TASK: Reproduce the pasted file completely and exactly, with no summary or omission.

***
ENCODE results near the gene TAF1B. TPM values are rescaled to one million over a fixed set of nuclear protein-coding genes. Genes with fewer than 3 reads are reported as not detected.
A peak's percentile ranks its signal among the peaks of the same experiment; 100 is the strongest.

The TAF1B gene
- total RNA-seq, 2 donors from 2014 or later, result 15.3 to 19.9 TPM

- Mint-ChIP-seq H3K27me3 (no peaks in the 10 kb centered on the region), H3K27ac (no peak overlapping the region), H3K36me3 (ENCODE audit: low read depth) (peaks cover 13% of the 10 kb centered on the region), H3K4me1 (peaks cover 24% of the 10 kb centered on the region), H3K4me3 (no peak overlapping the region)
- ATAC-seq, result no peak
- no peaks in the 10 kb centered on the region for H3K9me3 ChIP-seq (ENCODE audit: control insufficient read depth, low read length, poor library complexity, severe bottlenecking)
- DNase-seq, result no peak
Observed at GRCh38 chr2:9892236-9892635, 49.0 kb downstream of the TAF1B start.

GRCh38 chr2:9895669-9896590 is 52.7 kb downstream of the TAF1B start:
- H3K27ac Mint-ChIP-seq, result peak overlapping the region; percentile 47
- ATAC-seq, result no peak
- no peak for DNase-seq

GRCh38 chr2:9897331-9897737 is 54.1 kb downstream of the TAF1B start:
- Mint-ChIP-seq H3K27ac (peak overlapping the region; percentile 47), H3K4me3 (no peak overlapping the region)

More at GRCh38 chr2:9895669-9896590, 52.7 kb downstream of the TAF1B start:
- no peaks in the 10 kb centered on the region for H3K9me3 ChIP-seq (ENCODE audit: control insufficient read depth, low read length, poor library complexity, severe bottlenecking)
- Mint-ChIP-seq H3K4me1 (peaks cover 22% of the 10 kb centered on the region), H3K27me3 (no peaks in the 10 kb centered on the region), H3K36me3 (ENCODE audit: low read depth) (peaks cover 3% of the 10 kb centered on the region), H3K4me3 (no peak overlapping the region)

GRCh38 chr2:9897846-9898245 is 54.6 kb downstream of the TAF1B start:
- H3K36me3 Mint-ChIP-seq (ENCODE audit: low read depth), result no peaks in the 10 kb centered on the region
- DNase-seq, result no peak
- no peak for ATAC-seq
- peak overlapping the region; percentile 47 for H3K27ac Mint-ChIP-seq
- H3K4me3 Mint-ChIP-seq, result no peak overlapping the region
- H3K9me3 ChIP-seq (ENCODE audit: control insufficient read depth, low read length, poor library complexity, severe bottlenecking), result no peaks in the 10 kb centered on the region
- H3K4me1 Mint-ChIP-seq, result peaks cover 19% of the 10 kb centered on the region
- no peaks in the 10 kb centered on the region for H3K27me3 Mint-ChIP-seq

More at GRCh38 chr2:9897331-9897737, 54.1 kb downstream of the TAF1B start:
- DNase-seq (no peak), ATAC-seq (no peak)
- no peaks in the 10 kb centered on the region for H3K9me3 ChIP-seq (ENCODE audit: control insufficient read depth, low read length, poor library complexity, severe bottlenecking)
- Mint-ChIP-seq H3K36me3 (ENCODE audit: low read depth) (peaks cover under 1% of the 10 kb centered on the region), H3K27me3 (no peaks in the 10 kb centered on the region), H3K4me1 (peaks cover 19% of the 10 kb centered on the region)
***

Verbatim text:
ENCODE results near the gene TAF1B. TPM values are rescaled to one million over a fixed set of nuclear protein-coding genes. Genes with fewer than 3 reads are reported as not detected.
A peak's percentile ranks its signal among the peaks of the same experiment; 100 is the strongest.

The TAF1B gene
- total RNA-seq, 2 donors from 2014 or later, result 15.3 to 19.9 TPM

- Mint-ChIP-seq H3K27me3 (no peaks in the 10 kb centered on the region), H3K27ac (no peak overlapping the region), H3K36me3 (ENCODE audit: low read depth) (peaks cover 13% of the 10 kb centered on the region), H3K4me1 (peaks cover 24% of the 10 kb centered on the region), H3K4me3 (no peak overlapping the region)
- ATAC-seq, result no peak
- no peaks in the 10 kb centered on the region for H3K9me3 ChIP-seq (ENCODE audit: control insufficient read depth, low read length, poor library complexity, severe bottlenecking)
- DNase-seq, result no peak
Observed at GRCh38 chr2:9892236-9892635, 49.0 kb downstream of the TAF1B start.

GRCh38 chr2:9895669-9896590 is 52.7 kb downstream of the TAF1B start:
- H3K27ac Mint-ChIP-seq, result peak overlapping the region; percentile 47
- ATAC-seq, result no peak
- no peak for DNase-seq

GRCh38 chr2:9897331-9897737 is 54.1 kb downstream of the TAF1B start:
- Mint-ChIP-seq H3K27ac (peak overlapping the region; percentile 47), H3K4me3 (no peak overlapping the region)

More at GRCh38 chr2:9895669-9896590, 52.7 kb downstream of the TAF1B start:
- no peaks in the 10 kb centered on the region for H3K9me3 ChIP-seq (ENCODE audit: control insufficient read depth, low read length, poor library complexity, severe bottlenecking)
- Mint-ChIP-seq H3K4me1 (peaks cover 22% of the 10 kb centered on the region), H3K27me3 (no peaks in the 10 kb centered on the region), H3K36me3 (ENCODE audit: low read depth) (peaks cover 3% of the 10 kb centered on the region), H3K4me3 (no peak overlapping the region)

GRCh38 chr2:9897846-9898245 is 54.6 kb downstream of the TAF1B start:
- H3K36me3 Mint-ChIP-seq (ENCODE audit: low read depth), result no peaks in the 10 kb centered on the region
- DNase-seq, result no peak
- no peak for ATAC-seq
- peak overlapping the region; percentile 47 for H3K27ac Mint-ChIP-seq
- H3K4me3 Mint-ChIP-seq, result no peak overlapping the region
- H3K9me3 ChIP-seq (ENCODE audit: control insufficient read depth, low read length, poor library complexity, severe bottlenecking), result no peaks in the 10 kb centered on the region
- H3K4me1 Mint-ChIP-seq, result peaks cover 19% of the 10 kb centered on the region
- no peaks in the 10 kb centered on the region for H3K27me3 Mint-ChIP-seq

More at GRCh38 chr2:9897331-9897737, 54.1 kb downstream of the TAF1B start:
- DNase-seq (no peak), ATAC-seq (no peak)
- no peaks in the 10 kb centered on the region for H3K9me3 ChIP-seq (ENCODE audit: control insufficient read depth, low read length, poor library complexity, severe bottlenecking)
- Mint-ChIP-seq H3K36me3 (ENCODE audit: low read depth) (peaks cover under 1% of the 10 kb centered on the region), H3K27me3 (no peaks in the 10 kb centered on the region), H3K4me1 (peaks cover 19% of the 10 kb centered on the region)